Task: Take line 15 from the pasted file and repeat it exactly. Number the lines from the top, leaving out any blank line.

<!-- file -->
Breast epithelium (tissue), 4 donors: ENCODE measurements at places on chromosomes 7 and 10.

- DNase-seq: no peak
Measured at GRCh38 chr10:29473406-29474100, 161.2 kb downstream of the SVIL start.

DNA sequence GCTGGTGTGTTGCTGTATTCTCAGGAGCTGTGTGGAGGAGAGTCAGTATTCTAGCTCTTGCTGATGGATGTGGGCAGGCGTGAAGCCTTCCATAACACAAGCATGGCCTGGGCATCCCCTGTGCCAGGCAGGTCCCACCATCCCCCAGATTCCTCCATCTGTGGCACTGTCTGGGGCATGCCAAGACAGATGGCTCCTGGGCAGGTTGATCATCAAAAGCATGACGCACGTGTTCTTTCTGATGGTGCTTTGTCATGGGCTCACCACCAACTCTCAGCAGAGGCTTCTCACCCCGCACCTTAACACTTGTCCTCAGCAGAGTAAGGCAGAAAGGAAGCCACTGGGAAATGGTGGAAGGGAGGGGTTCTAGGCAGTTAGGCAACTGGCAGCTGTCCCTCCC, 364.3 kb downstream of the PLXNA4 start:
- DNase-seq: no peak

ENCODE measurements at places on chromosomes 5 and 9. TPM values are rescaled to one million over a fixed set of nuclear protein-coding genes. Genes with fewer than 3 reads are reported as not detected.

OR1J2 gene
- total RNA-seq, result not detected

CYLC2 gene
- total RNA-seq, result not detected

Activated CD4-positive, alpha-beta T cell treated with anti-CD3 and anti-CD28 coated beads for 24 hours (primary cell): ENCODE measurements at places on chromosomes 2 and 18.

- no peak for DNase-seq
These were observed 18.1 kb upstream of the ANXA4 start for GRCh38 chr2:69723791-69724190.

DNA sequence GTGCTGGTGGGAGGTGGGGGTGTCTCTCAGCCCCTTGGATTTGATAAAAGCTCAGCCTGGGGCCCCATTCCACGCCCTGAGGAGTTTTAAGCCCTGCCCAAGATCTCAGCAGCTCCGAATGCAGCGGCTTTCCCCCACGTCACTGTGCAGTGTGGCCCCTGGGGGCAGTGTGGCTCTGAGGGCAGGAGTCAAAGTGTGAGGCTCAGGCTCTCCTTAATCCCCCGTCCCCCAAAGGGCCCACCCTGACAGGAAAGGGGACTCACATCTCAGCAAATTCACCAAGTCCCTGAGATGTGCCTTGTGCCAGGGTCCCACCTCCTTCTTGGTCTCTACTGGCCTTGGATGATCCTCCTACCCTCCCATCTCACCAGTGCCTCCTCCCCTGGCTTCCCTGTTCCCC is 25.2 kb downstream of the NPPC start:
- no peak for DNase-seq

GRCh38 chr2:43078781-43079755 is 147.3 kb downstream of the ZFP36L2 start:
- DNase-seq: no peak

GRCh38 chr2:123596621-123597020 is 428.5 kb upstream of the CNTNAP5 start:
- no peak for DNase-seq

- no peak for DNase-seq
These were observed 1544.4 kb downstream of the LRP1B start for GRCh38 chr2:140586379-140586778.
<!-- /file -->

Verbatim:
- no peak for DNase-seq